The veracity of the Bible and accuracy of the Bible can be sustained and has been sustained wonderfully under THE most long-lasting and intense examination. And although it is not a text book on science, it is not a text book on technical things, whenever it intersects with science and whenever it intersects with scientific reality, it is completely true and accurate. True science has no argument with Scripture. I’ll say that again. True science has no argument with Scripture. The word science simply means knowledge. That’s why we say when we say God is omniscient, we put the word science with omni, all knowing. True knowledge, true science has no argument with Scripture because the Creator is the author of Scripture and He is the one who determined the way things are and He knows the way things are because He made them the way they are. Never has science, never has science disproven one jot or tittle in the Bible, and, believe me, they have tried those unbelieving scientists. They’re still working at it. The Word of God stands the test of all the poundings that it has taken from so-called science and pseudo-science.

The fact of the matter is that the Bible will not only stand up under the assaults of so-called science, and it will stand fast when compared with true science, but it is also true the Bible, the Word of God, is far ahead of science. It is far ahead of scientific discovery in revealing the reality of the observable matters in this material universe. That is to say the Bible says things that are true long before man ever discovers them to be so. There’s absolutely no contradiction between true science and the Bible, only between pseudo-science and the Bible.

So no matter where we go in the Bible, we’re going to find the Bible scientifically accurate. And, of course, the first thing people are going to say, “Well what about creation? Don’t we know that evolution has been proven?” Answer…of course not. Evolution is a theory, it is not fact. There is no present or never…and there never has been an observable, repeatable scientifically honest illustration of macro-evolution. There’s never been one to observe, it is pure theory and nothing else.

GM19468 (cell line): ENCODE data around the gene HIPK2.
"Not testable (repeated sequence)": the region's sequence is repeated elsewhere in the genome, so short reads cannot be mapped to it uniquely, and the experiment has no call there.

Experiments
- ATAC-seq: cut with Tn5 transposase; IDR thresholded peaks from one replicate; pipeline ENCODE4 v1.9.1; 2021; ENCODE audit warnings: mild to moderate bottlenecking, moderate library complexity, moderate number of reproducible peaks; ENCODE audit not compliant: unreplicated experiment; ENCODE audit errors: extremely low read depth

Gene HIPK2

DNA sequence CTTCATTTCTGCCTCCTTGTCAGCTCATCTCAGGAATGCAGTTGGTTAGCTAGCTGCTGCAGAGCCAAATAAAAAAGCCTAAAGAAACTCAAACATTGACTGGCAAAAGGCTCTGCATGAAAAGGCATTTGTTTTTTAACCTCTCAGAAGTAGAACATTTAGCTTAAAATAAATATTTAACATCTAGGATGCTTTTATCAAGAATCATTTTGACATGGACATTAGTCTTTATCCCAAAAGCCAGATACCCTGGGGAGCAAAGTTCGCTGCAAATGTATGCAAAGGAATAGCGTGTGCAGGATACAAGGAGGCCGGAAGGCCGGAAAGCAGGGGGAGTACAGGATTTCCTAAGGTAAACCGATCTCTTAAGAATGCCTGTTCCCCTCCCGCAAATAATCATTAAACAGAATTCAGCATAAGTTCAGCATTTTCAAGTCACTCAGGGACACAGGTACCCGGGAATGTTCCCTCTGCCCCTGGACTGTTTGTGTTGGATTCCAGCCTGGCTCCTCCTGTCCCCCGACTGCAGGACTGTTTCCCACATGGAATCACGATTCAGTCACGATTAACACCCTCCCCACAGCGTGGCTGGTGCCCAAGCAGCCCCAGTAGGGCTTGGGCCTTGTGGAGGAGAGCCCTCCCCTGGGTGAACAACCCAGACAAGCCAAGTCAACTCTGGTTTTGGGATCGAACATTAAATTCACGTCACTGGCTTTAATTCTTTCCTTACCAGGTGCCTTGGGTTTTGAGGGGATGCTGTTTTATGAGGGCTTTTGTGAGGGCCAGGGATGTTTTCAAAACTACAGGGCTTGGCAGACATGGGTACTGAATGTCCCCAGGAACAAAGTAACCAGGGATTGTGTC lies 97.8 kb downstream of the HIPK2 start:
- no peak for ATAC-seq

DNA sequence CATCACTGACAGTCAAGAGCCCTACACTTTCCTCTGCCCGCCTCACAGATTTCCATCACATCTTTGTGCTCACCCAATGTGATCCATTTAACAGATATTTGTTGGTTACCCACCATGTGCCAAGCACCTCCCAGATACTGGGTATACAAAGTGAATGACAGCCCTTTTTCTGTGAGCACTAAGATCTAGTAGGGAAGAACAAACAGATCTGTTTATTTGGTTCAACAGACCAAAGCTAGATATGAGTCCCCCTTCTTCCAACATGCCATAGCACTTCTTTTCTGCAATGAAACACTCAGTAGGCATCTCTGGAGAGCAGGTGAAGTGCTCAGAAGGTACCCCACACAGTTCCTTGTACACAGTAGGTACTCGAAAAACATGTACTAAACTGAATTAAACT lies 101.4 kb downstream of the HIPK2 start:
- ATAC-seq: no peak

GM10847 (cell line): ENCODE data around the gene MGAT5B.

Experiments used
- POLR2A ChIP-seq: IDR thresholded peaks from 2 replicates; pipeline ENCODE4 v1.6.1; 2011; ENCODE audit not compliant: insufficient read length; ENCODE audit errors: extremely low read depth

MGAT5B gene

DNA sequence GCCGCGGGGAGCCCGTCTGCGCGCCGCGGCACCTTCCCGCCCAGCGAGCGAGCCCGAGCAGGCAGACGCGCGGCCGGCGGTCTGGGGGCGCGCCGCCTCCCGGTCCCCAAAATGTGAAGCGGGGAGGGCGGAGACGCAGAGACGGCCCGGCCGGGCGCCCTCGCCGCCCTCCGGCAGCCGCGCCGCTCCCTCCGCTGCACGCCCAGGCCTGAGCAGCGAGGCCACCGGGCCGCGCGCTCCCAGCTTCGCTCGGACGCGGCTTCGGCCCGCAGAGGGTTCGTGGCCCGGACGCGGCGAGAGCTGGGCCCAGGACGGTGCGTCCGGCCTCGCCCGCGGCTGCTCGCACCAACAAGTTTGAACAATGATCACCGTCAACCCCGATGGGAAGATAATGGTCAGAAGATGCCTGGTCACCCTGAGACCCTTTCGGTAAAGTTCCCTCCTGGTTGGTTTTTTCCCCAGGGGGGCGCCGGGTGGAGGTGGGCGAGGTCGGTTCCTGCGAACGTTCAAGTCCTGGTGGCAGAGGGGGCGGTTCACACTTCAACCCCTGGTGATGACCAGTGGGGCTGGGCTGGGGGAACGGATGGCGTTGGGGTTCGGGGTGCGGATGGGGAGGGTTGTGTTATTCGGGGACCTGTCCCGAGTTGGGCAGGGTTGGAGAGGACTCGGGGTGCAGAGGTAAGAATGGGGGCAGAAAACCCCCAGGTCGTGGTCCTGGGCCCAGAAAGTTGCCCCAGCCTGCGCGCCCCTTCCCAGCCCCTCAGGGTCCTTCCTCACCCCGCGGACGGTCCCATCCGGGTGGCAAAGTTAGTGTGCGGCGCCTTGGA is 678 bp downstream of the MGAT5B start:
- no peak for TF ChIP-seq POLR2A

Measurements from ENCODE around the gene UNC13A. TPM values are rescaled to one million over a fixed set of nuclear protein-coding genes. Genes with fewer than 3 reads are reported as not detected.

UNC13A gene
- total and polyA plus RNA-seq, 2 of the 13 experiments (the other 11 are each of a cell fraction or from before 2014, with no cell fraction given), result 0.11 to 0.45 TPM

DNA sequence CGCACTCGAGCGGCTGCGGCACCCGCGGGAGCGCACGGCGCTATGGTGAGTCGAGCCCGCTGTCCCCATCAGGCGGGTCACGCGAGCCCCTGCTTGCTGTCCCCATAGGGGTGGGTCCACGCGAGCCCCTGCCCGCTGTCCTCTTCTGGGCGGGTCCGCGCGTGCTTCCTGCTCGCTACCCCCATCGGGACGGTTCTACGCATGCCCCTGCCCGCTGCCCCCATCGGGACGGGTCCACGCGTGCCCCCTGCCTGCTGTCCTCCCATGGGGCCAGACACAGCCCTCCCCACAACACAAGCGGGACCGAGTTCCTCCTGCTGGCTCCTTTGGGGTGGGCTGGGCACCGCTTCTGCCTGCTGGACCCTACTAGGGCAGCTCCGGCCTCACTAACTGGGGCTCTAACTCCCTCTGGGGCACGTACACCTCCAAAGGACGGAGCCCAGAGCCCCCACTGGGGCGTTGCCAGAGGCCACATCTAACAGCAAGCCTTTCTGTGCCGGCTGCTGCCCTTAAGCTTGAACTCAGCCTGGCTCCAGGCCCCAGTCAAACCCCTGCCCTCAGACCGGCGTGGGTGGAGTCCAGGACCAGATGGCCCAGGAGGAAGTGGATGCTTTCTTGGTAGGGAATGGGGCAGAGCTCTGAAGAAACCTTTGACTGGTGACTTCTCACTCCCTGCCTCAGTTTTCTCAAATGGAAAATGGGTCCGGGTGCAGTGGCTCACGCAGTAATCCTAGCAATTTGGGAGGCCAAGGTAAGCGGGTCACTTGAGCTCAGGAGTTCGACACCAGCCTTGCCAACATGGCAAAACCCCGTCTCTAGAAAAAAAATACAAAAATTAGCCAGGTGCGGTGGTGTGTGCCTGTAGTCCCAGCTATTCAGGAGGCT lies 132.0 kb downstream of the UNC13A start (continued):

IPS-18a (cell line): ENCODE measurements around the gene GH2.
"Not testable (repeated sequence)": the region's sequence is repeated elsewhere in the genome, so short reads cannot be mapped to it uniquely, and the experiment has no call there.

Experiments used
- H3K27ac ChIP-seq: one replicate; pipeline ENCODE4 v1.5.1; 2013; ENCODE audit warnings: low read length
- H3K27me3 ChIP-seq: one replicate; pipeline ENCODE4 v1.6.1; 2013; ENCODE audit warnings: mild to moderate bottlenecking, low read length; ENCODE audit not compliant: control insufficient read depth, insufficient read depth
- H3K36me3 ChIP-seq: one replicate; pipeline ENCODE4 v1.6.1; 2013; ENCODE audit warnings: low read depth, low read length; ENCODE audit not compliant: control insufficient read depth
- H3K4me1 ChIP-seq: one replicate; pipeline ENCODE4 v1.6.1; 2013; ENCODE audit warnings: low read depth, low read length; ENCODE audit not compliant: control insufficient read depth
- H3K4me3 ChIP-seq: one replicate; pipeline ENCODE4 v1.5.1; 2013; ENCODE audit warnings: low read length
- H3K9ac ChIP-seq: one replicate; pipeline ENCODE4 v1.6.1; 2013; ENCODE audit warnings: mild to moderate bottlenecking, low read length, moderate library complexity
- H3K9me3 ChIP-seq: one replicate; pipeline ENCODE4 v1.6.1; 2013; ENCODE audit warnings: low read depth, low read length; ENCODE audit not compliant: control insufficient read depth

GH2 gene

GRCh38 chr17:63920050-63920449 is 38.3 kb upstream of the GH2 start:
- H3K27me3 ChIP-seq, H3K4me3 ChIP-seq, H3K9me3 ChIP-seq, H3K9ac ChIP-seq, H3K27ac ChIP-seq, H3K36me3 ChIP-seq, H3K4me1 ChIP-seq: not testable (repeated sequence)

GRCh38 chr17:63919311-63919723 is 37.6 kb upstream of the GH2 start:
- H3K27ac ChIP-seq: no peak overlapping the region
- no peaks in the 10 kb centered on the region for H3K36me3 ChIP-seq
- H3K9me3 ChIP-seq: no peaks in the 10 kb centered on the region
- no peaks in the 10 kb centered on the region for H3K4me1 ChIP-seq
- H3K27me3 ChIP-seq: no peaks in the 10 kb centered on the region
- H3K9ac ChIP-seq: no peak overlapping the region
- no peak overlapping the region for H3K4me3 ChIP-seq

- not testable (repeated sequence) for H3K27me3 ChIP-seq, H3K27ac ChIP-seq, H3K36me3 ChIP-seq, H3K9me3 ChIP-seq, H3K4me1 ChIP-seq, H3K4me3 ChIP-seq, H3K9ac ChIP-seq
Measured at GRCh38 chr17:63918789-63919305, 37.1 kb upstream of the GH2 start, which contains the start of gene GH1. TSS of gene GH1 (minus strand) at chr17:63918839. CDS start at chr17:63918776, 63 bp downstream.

When you read the Genesis account in Genesis 1 through 3, it is absolutely consistent with all true science. There are no conflicts and we’re not surprised by that because God is the author. Biblical inerrancy extends to every word of Scripture and it starts with the first word “in” the beginning. Scripture, not science, is the ultimate test of all truth. In fact, the Bible warns us, 1 Timothy 6:20, against science falsely so called, or false knowledge that opposes the truth of Scripture. And though the biblical account, particularly thinking of the creation account in Genesis 1 through 3, strongly conflicts with nat…natural…naturalistic evolutionary theory, it never conflicts with true scientific fact. All geological, astronomical biological physiological true scientific data fits the Bible. Genesis 1 to 3 tells us exactly the truth about creation. Modern science, going back to Darwin, has developed a very unscientific theory called evolution. It is very unscientific, it is totally irrational because the basic premise of evolution is nobody times nothing equals everything…that’s intellectual idiocy…nobody times nothing equals everything? The Creator in an evolutionary system is chance, but chance is not a force and chance is not a power, it is only a probability. And so they have turned chance into a creator and the theory of evolution, natural selection and natural origination out of nothing, is based on a series of accidents, coincidences, random events and blind luck that has no cause whatsoever. All this comes out of nothing, producing the intricate eco-systems and complex organisms and macrocosm of the universe, out of absolutely nothing by sheer random coincidence. This is total absurdity by any normal scientific evaluation.